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Published Articles by David Balovich

Title: ECOA Update
Published in: Creditworthy News
Date: 5/26/04
As all of us are aware, or should be, mandatory compliance became effective for the changes made to the Equal Credit Opportunity Act last year on April 15, 2004, just a little over a month ago.

Some of us still are of the opinion that the Equal Credit Opportunity Act only applies to consumer transactions. Although, the ECOA is part of the Consumer Protection Act in 1999 the Congress enacted Regulation B. Regulation B includes the definition of credit, identifies who is a creditor, defines rules pertaining to credit applications and adverse action, record retention and other areas related to credit practices. Business creditors including trade creditors are governed by the rules of Regulation B.

Congress delegated to the Federal Reserve Board the responsibility for reviewing and amending Regulation B. Since 1999 the Federal Reserve Board reviews Regulation B every year and periodically they revise it. Every April 15 amendments made by the Federal Reserve Board at their first meeting of each year become effective and mandatory compliance goes into effect the following April 15. At their first meeting in 2003 they made revisions that became effective April 15, 2003 and mandatory compliance went into effect this year.

Although there were minor changes, the changes made are noteworthy.

§202.9 deals with notification to the applicant of action taken on requests for credit.

Notification of actions taken may now be transmitted by electronic means (fax and email) as long as they meet the minimum standards as outlined in Regulation B and the Electronic Signatures in Global and National Commerce Act (Title 15 U.S.C. §7001).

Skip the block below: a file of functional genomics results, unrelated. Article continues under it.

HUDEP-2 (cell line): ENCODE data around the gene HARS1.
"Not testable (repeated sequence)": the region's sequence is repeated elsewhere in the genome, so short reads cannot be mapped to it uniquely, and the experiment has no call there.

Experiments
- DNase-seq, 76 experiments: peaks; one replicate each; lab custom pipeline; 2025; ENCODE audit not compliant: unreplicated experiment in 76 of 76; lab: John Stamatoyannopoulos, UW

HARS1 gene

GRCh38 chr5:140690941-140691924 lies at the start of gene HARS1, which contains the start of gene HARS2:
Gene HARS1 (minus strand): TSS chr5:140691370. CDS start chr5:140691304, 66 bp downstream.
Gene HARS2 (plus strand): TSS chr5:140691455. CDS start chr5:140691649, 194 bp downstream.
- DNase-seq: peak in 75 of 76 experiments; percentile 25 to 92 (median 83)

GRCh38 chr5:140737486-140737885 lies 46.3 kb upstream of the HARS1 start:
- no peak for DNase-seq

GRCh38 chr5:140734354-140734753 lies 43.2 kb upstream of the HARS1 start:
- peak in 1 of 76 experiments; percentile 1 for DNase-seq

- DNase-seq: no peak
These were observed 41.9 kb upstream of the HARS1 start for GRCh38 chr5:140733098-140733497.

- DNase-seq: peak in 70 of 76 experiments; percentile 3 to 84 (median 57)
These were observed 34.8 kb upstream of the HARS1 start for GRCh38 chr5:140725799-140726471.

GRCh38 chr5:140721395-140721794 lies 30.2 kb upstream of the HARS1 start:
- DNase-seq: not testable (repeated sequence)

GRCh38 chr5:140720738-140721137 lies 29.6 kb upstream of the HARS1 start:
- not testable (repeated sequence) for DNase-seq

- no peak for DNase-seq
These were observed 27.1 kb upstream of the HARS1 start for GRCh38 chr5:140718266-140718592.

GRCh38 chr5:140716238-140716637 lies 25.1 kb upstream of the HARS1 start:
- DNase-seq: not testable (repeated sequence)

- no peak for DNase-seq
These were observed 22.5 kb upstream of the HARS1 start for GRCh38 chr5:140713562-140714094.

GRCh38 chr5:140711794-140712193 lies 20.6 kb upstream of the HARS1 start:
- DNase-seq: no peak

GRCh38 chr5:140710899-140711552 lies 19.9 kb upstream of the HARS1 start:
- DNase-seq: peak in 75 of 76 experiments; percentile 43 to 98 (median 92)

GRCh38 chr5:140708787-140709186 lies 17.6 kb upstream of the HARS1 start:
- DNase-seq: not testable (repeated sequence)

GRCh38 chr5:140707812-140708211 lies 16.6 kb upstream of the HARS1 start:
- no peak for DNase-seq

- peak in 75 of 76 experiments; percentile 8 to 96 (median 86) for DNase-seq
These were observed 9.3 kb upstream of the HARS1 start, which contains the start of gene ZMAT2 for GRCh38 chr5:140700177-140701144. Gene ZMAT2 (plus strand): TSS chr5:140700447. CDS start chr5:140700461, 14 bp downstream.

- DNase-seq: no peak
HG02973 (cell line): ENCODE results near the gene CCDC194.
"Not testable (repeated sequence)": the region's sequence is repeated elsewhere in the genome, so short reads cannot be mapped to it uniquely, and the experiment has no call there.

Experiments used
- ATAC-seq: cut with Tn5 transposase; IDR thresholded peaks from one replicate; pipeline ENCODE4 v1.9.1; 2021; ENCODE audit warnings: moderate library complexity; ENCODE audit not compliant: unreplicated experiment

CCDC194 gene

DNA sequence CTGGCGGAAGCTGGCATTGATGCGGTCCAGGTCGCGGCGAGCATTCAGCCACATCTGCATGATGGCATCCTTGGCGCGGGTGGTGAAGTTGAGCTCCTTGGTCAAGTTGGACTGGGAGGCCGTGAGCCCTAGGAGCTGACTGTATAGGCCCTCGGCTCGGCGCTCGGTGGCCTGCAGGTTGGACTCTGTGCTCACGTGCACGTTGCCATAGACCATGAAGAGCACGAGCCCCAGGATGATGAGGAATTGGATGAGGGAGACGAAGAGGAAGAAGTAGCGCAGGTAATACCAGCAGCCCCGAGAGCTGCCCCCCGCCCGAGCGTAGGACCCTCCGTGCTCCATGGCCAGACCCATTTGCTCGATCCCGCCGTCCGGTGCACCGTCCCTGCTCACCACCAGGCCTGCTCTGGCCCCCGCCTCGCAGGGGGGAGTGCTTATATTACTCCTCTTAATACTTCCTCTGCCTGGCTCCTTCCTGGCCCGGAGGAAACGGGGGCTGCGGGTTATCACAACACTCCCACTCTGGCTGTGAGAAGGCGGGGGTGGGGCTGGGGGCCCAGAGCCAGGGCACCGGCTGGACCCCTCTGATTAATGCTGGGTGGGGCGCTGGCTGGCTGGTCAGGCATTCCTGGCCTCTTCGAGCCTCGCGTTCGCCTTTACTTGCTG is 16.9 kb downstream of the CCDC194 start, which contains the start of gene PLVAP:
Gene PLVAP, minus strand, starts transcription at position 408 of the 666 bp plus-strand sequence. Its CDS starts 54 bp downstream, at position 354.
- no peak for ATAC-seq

Statements of reason of adverse action must be specific and indicate the principal reasons for the adverse action. Statements that adverse action was taken due to internal standards or policies or that the applicant failed to meet creditor credit score requirements are considered insufficient.

The business credit grantor will be most affected by the changes to §202.2(c), adverse action. Under the revised rules, adverse action is now defined as a refusal to grant credit, to a large extent, in the amount requested or the terms requested on the credit application.

Many credit applications today contain a section for the applicant to request the amount of credit or terms desired. In light of the new amendment, creditors should review their credit approval process and determine if it is still prudent to include this section on their applications for credit.

A refusal to increase the amount of credit to an existing customer who has made an application for increase is still considered to be an adverse action. However, any action taken relating to account inactivity, default or delinquency is not considered to be an adverse action under §202.2(c).

Although Regulation B provides for the creditor to require the signature of a spouse for the purpose of acquiring unsecured credit in a community property state or for the purpose of securing property as collateral in a community property state, Regulation B does not supercede state law.

Thus, if creditors are seeking the signatures of others for the purpose of extending credit they must follow the guidelines of the state laws where the applicant resides. §202.9.

For more information go to www.federalreserve.gov. In the box located on the left side of the web page marked advanced search type “regulation B” and click “go”.

I wish you well.  

This information is provided as information only and not legal advice. Legal advice should be obtained from a competent, licensed attorney, in good standing with the state bar association.

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